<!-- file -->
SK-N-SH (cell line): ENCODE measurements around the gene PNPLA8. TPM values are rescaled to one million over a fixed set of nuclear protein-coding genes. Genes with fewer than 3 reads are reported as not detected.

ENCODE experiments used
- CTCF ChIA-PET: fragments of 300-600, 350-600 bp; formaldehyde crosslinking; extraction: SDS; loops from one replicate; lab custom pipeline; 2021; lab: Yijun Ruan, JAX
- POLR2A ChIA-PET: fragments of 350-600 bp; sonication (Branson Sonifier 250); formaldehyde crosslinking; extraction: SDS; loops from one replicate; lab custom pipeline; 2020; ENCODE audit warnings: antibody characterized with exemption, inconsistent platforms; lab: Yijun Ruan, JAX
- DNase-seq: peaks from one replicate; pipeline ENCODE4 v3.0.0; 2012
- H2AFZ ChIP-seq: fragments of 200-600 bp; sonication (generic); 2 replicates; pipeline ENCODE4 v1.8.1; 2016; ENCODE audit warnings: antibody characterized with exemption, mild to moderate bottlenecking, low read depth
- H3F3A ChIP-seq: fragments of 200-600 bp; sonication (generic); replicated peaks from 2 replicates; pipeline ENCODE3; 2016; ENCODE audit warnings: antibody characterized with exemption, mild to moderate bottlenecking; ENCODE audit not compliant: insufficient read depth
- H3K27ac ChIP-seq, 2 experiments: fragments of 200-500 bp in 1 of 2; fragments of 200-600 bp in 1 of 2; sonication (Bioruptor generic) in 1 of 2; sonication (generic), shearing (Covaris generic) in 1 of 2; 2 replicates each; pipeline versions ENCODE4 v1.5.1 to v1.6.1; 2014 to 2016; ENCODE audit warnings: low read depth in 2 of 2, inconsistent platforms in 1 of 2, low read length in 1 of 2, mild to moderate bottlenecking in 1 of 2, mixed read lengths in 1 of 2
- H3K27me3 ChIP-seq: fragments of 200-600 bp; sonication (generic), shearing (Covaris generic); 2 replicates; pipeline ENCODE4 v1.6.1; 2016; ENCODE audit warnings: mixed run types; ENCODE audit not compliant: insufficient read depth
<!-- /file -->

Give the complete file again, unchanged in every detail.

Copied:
SK-N-SH (cell line): ENCODE measurements around the gene PNPLA8. TPM values are rescaled to one million over a fixed set of nuclear protein-coding genes. Genes with fewer than 3 reads are reported as not detected.

ENCODE experiments used
- CTCF ChIA-PET: fragments of 300-600, 350-600 bp; formaldehyde crosslinking; extraction: SDS; loops from one replicate; lab custom pipeline; 2021; lab: Yijun Ruan, JAX
- POLR2A ChIA-PET: fragments of 350-600 bp; sonication (Branson Sonifier 250); formaldehyde crosslinking; extraction: SDS; loops from one replicate; lab custom pipeline; 2020; ENCODE audit warnings: antibody characterized with exemption, inconsistent platforms; lab: Yijun Ruan, JAX
- DNase-seq: peaks from one replicate; pipeline ENCODE4 v3.0.0; 2012
- H2AFZ ChIP-seq: fragments of 200-600 bp; sonication (generic); 2 replicates; pipeline ENCODE4 v1.8.1; 2016; ENCODE audit warnings: antibody characterized with exemption, mild to moderate bottlenecking, low read depth
- H3F3A ChIP-seq: fragments of 200-600 bp; sonication (generic); replicated peaks from 2 replicates; pipeline ENCODE3; 2016; ENCODE audit warnings: antibody characterized with exemption, mild to moderate bottlenecking; ENCODE audit not compliant: insufficient read depth
- H3K27ac ChIP-seq, 2 experiments: fragments of 200-500 bp in 1 of 2; fragments of 200-600 bp in 1 of 2; sonication (Bioruptor generic) in 1 of 2; sonication (generic), shearing (Covaris generic) in 1 of 2; 2 replicates each; pipeline versions ENCODE4 v1.5.1 to v1.6.1; 2014 to 2016; ENCODE audit warnings: low read depth in 2 of 2, inconsistent platforms in 1 of 2, low read length in 1 of 2, mild to moderate bottlenecking in 1 of 2, mixed read lengths in 1 of 2
- H3K27me3 ChIP-seq: fragments of 200-600 bp; sonication (generic), shearing (Covaris generic); 2 replicates; pipeline ENCODE4 v1.6.1; 2016; ENCODE audit warnings: mixed run types; ENCODE audit not compliant: insufficient read depth